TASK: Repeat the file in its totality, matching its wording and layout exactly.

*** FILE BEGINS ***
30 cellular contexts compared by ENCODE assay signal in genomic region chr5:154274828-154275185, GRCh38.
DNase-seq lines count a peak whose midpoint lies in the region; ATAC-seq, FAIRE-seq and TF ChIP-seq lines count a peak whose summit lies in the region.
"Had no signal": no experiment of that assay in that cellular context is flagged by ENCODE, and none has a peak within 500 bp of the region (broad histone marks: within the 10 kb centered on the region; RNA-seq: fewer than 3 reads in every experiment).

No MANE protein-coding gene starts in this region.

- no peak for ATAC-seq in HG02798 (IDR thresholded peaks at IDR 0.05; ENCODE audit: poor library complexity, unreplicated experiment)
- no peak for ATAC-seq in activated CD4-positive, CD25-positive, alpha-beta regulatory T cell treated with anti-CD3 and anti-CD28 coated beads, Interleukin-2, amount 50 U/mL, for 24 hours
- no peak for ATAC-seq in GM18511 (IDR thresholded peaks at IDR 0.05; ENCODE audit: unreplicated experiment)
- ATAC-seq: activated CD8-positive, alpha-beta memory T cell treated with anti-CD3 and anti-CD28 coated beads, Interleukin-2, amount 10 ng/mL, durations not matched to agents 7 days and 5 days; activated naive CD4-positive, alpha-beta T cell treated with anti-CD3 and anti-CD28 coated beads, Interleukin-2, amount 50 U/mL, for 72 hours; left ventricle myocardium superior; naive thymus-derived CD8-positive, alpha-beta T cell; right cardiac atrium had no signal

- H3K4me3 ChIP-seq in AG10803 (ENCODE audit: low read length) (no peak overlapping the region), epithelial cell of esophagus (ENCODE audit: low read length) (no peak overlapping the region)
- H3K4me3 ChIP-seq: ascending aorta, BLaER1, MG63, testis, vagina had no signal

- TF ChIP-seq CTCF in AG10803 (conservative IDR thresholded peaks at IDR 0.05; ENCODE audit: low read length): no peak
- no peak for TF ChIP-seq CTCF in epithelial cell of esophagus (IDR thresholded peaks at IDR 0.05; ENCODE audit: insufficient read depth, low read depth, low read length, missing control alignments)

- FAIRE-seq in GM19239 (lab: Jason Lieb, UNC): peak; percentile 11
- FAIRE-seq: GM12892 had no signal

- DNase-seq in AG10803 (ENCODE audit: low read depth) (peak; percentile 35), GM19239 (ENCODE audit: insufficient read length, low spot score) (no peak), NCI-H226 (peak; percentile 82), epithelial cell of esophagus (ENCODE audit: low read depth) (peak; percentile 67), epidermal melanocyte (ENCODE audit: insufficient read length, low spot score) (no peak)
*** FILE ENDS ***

30 cellular contexts compared by ENCODE assay signal in genomic region chr5:154274828-154275185, GRCh38.
DNase-seq lines count a peak whose midpoint lies in the region; ATAC-seq, FAIRE-seq and TF ChIP-seq lines count a peak whose summit lies in the region.
"Had no signal": no experiment of that assay in that cellular context is flagged by ENCODE, and none has a peak within 500 bp of the region (broad histone marks: within the 10 kb centered on the region; RNA-seq: fewer than 3 reads in every experiment).

No MANE protein-coding gene starts in this region.

- no peak for ATAC-seq in HG02798 (IDR thresholded peaks at IDR 0.05; ENCODE audit: poor library complexity, unreplicated experiment)
- no peak for ATAC-seq in activated CD4-positive, CD25-positive, alpha-beta regulatory T cell treated with anti-CD3 and anti-CD28 coated beads, Interleukin-2, amount 50 U/mL, for 24 hours
- no peak for ATAC-seq in GM18511 (IDR thresholded peaks at IDR 0.05; ENCODE audit: unreplicated experiment)
- ATAC-seq: activated CD8-positive, alpha-beta memory T cell treated with anti-CD3 and anti-CD28 coated beads, Interleukin-2, amount 10 ng/mL, durations not matched to agents 7 days and 5 days; activated naive CD4-positive, alpha-beta T cell treated with anti-CD3 and anti-CD28 coated beads, Interleukin-2, amount 50 U/mL, for 72 hours; left ventricle myocardium superior; naive thymus-derived CD8-positive, alpha-beta T cell; right cardiac atrium had no signal

- H3K4me3 ChIP-seq in AG10803 (ENCODE audit: low read length) (no peak overlapping the region), epithelial cell of esophagus (ENCODE audit: low read length) (no peak overlapping the region)
- H3K4me3 ChIP-seq: ascending aorta, BLaER1, MG63, testis, vagina had no signal

- TF ChIP-seq CTCF in AG10803 (conservative IDR thresholded peaks at IDR 0.05; ENCODE audit: low read length): no peak
- no peak for TF ChIP-seq CTCF in epithelial cell of esophagus (IDR thresholded peaks at IDR 0.05; ENCODE audit: insufficient read depth, low read depth, low read length, missing control alignments)

- FAIRE-seq in GM19239 (lab: Jason Lieb, UNC): peak; percentile 11
- FAIRE-seq: GM12892 had no signal

- DNase-seq in AG10803 (ENCODE audit: low read depth) (peak; percentile 35), GM19239 (ENCODE audit: insufficient read length, low spot score) (no peak), NCI-H226 (peak; percentile 82), epithelial cell of esophagus (ENCODE audit: low read depth) (peak; percentile 67), epidermal melanocyte (ENCODE audit: insufficient read length, low spot score) (no peak)